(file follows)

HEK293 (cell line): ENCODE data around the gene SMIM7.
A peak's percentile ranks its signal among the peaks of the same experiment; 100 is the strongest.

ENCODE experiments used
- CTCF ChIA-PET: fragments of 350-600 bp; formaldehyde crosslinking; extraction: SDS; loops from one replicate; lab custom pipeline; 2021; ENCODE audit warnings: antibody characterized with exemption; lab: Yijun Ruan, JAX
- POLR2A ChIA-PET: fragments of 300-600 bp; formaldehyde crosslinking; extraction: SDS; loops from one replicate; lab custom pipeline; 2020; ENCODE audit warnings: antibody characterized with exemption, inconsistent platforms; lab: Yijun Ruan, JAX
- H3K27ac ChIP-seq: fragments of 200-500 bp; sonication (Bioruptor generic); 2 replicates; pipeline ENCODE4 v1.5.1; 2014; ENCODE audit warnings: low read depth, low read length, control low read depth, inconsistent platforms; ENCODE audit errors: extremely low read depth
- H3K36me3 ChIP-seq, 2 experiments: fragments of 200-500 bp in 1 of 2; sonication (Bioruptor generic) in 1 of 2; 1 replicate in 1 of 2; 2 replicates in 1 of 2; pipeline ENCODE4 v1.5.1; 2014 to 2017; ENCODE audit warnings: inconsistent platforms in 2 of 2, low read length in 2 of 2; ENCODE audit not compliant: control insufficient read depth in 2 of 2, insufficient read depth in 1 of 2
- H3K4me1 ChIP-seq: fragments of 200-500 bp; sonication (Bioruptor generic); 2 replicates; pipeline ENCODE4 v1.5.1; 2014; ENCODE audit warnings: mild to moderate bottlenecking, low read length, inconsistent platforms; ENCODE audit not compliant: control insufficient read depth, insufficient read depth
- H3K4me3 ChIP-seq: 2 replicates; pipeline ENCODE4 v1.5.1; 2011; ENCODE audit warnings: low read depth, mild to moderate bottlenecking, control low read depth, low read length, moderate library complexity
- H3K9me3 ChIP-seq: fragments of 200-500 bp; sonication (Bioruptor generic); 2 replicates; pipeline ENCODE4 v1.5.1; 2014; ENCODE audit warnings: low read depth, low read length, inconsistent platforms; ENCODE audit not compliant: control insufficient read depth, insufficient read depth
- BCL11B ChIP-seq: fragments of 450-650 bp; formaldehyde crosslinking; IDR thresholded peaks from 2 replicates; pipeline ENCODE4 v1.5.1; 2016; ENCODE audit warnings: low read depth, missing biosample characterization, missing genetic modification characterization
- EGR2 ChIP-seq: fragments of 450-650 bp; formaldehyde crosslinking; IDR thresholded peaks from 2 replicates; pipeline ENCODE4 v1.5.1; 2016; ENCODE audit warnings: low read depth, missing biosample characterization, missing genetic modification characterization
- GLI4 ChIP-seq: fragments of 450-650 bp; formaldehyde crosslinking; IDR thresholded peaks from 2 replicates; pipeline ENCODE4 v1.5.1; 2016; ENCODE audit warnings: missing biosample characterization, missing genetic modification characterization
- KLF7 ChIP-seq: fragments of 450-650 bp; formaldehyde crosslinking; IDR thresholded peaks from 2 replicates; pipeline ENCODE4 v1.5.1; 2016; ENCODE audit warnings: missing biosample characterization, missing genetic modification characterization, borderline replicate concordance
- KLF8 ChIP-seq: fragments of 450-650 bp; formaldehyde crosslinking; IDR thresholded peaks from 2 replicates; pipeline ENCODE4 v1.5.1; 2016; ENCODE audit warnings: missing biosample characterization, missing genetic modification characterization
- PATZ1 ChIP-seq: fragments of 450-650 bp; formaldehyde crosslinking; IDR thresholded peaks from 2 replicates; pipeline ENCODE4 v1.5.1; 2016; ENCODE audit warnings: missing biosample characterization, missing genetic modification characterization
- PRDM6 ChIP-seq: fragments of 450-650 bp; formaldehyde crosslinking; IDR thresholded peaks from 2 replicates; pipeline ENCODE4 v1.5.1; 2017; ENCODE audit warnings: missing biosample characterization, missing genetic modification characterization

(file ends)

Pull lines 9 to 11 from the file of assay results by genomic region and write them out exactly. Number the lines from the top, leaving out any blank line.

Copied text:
- H3K4me3 ChIP-seq: 2 replicates; pipeline ENCODE4 v1.5.1; 2011; ENCODE audit warnings: low read depth, mild to moderate bottlenecking, control low read depth, low read length, moderate library complexity
- H3K9me3 ChIP-seq: fragments of 200-500 bp; sonication (Bioruptor generic); 2 replicates; pipeline ENCODE4 v1.5.1; 2014; ENCODE audit warnings: low read depth, low read length, inconsistent platforms; ENCODE audit not compliant: control insufficient read depth, insufficient read depth
- BCL11B ChIP-seq: fragments of 450-650 bp; formaldehyde crosslinking; IDR thresholded peaks from 2 replicates; pipeline ENCODE4 v1.5.1; 2016; ENCODE audit warnings: low read depth, missing biosample characterization, missing genetic modification characterization